Photos courtesy of AstraZeneca.
Early on in his scientific training, SLAS member Lorenz Mayr, Ph.D., learned to let the data speak for itself. Be precise about interpretation, but don't over-analyze. Most importantly he learned that it is never OK to be "about right" – you have to be absolutely right before you submit work for publication.
Those lessons served him well, and Mayr is now vice president and global head of Reagents and Assay Development at AstraZeneca in Alderley Park, U.K. He has published more than 50 papers in peer-reviewed journals; has written a book, Label-free Technologies for Drug Discovery; and serves on several Editorial and Scientific Advisory Boards, including the SLAS Journal of Biomolecular Screening (JBS) where he is an associate editor. Mayr also is one of three guest editors for the 2015 JBS Special Issue, Screening by RNAi and Precise Genome Editing Technologies.
"The biggest obstacles in my professional life were always on the technical side," he says. "Experiments didn't always work out as planned or the data were not as we expected them to be. That can cause problems, but it also makes you think about the bigger picture or the set-up of the experiment in more detail and often, not always, you will come up with a better plan."
His pragmatic state of mind and drive to overcome obstacles in his path helped him in his first steps to academic success when in 1985, he was admitted to the biochemistry program of the University of Tübingen in Germany.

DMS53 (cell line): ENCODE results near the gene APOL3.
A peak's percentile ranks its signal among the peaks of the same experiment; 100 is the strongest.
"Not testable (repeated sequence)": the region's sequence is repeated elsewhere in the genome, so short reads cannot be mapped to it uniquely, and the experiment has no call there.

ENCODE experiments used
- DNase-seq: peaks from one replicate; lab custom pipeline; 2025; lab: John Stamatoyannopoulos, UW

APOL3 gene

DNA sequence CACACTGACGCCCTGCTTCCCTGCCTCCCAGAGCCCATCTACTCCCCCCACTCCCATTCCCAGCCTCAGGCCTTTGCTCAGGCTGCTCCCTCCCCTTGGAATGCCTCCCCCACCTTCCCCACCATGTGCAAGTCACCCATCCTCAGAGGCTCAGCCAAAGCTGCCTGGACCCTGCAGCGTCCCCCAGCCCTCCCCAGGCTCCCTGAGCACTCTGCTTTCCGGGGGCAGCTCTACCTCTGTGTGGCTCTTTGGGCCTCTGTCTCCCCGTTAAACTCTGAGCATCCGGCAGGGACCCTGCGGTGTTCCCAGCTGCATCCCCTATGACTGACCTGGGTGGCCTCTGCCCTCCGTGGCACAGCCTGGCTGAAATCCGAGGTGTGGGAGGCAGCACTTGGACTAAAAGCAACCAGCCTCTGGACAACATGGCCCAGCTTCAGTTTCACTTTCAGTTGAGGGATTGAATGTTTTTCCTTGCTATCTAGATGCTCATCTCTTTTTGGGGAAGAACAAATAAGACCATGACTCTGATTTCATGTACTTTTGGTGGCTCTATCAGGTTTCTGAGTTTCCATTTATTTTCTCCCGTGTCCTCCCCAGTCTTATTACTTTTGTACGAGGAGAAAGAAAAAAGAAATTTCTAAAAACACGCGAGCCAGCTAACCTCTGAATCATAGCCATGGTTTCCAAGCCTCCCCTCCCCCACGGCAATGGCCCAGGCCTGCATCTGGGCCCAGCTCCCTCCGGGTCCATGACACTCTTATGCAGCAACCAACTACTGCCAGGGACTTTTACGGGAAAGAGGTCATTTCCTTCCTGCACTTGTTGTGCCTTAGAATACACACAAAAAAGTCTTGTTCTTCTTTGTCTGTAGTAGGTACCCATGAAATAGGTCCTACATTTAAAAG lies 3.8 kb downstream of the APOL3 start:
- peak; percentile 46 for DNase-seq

"At that time it was the most competitive program in Germany and it was very hard to get admission," says Mayr.
He showed great promise and three years later, he was granted a fellowship by the German government to study at the University of Colorado at Boulder. This allowed him to develop on a personal level, he says, and "it opened my mind to other areas and cultures."
"Dr. Schmid taught me to ask precise questions to analyze the data," Mayr notes. "It was about generation of the knowledge and publication of that knowledge within the scientific community. You have to be the one who knows the most and makes the least mistakes. When you set up scientific ideas or models, describe what you have seen in your own way. You have to run proper controls and apply scientific rigor so that whatever you publish should be right.
"He was most interested in generating robust and scientifically profound data; publishing only the right data and not the most data," Mayr concludes. "It was about pure scientific knowledge, scientific understanding and scientific enlightenment."
Mayr earned his Ph.D. at the University of Bayreuth under Schmid and soon after traveled across the ocean once again, this time for a post-doctoral position at the Massachusetts Institute of Technology (MIT) Whitehead Institute for Biomedical Research in Cambridge, MA. It was at the Whitehead where he worked with his next significant mentor, Peter S. Kim, Ph.D. Kim is now with Stanford University following 10-plus years as the president at Merck Research Laboratories.
"Dr. Kim was quite interested in making a big impact in science," Mayr states. "He was one of the most ambitious and most influential young scientists, and I learned much from him at the Whitehead Institute. He went on to be the head of R&D at Merck with 16,000 people. He is an excellent science manager, and he piqued my interest in managing larger teams, groups and departments."
From both mentors, Mayr learned about "applying very high scientific standards in whatever we do – to do assay development in the best possible way, run proper controls and spend enough time to get it right. Excellence in execution is ultimately the key."